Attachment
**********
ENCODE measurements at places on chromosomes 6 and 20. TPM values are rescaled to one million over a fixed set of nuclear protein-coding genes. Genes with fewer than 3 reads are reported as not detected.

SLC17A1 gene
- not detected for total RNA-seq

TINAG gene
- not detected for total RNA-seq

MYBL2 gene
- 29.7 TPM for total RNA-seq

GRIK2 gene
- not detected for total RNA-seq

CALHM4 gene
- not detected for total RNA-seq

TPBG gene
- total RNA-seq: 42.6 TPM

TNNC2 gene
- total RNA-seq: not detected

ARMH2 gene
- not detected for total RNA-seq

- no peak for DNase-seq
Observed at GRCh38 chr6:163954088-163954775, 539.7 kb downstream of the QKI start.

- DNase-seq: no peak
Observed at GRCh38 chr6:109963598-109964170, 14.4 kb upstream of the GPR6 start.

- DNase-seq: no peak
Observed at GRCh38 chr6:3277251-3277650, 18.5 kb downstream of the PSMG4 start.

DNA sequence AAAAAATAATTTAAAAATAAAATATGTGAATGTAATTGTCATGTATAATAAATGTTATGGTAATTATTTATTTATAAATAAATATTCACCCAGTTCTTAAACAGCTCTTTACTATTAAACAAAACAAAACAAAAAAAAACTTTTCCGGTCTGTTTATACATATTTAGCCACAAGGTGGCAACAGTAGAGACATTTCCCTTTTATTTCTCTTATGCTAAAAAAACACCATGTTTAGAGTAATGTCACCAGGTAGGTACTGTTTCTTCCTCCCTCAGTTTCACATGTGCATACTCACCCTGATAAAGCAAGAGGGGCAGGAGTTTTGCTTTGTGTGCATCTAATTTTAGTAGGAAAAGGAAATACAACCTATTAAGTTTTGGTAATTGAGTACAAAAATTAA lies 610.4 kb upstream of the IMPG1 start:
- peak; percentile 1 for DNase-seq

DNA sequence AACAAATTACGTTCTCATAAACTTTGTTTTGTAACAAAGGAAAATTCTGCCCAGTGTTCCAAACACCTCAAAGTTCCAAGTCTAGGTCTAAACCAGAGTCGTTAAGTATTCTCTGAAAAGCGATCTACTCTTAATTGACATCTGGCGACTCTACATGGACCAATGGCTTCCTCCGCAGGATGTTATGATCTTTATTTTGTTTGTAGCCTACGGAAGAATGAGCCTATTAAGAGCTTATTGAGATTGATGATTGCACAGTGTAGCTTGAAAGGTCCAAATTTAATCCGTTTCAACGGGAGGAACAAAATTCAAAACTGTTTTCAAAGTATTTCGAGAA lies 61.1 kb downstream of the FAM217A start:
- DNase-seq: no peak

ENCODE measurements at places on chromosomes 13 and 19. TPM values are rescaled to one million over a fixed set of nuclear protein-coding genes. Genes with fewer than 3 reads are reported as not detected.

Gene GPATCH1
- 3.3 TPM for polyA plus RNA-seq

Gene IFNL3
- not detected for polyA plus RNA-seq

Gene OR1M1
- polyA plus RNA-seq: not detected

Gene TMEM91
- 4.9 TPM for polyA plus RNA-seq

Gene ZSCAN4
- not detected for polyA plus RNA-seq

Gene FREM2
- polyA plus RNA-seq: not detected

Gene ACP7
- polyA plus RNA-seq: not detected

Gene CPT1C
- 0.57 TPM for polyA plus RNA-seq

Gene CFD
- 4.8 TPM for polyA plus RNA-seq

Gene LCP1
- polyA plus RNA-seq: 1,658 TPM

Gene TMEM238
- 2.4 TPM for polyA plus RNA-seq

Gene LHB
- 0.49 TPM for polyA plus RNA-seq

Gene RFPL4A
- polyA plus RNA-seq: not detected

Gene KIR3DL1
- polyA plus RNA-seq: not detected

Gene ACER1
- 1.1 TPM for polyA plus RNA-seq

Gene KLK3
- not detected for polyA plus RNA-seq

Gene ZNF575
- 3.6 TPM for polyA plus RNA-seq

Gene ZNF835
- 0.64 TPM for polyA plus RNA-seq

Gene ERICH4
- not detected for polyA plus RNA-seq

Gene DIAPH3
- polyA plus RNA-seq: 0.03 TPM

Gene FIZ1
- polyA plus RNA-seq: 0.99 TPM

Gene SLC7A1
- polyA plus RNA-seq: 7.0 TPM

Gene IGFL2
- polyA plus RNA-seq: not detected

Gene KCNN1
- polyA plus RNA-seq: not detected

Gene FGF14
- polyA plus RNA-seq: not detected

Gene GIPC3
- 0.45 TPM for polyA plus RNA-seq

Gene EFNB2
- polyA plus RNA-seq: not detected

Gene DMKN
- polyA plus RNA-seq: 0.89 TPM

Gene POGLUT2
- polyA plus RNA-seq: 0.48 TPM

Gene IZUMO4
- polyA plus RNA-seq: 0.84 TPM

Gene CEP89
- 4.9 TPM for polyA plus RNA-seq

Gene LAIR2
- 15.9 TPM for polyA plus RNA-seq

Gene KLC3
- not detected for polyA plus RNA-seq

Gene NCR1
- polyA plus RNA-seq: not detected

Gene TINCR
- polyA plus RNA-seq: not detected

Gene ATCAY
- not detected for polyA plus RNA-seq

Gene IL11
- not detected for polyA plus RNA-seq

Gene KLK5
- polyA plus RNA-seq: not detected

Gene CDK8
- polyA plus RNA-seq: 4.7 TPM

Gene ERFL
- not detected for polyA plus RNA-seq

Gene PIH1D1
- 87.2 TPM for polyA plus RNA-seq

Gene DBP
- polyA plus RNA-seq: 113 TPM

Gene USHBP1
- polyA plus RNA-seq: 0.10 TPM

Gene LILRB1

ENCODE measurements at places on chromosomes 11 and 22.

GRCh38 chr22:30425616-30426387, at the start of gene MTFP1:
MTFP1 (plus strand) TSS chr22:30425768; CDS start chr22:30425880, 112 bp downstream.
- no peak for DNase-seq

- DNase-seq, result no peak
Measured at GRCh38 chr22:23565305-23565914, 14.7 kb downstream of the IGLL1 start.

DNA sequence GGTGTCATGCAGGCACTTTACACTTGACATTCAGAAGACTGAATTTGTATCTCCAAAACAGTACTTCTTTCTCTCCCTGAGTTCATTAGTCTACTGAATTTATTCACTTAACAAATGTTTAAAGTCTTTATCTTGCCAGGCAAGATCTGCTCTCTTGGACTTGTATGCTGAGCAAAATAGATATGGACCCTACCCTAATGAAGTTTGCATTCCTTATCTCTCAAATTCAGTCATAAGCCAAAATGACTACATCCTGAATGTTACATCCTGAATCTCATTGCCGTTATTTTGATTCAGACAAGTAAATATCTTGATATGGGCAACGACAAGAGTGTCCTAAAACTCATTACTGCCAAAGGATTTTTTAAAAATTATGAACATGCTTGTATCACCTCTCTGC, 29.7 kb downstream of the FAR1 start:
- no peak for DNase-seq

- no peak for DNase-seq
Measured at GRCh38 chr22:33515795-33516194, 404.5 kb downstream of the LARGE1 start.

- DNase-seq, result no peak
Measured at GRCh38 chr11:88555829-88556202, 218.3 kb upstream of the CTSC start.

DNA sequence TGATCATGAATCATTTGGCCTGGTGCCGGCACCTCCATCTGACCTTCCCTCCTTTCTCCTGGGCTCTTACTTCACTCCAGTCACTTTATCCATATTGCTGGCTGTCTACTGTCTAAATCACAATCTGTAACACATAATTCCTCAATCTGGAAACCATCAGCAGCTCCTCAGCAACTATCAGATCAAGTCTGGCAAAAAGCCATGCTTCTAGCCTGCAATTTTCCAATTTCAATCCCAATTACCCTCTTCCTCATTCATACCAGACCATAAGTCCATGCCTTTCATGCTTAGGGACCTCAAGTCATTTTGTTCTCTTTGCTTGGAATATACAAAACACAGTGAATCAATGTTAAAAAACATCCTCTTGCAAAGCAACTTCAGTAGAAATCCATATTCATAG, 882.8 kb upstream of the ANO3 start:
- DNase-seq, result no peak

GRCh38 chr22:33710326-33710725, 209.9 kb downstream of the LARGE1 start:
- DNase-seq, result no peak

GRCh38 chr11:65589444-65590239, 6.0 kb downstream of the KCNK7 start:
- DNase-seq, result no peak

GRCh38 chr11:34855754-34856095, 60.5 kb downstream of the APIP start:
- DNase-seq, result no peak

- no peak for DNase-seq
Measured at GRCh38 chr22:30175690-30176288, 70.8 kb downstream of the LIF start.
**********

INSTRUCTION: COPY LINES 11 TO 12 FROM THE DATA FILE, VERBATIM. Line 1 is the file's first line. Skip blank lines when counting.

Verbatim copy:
- not detected for total RNA-seq

TPBG gene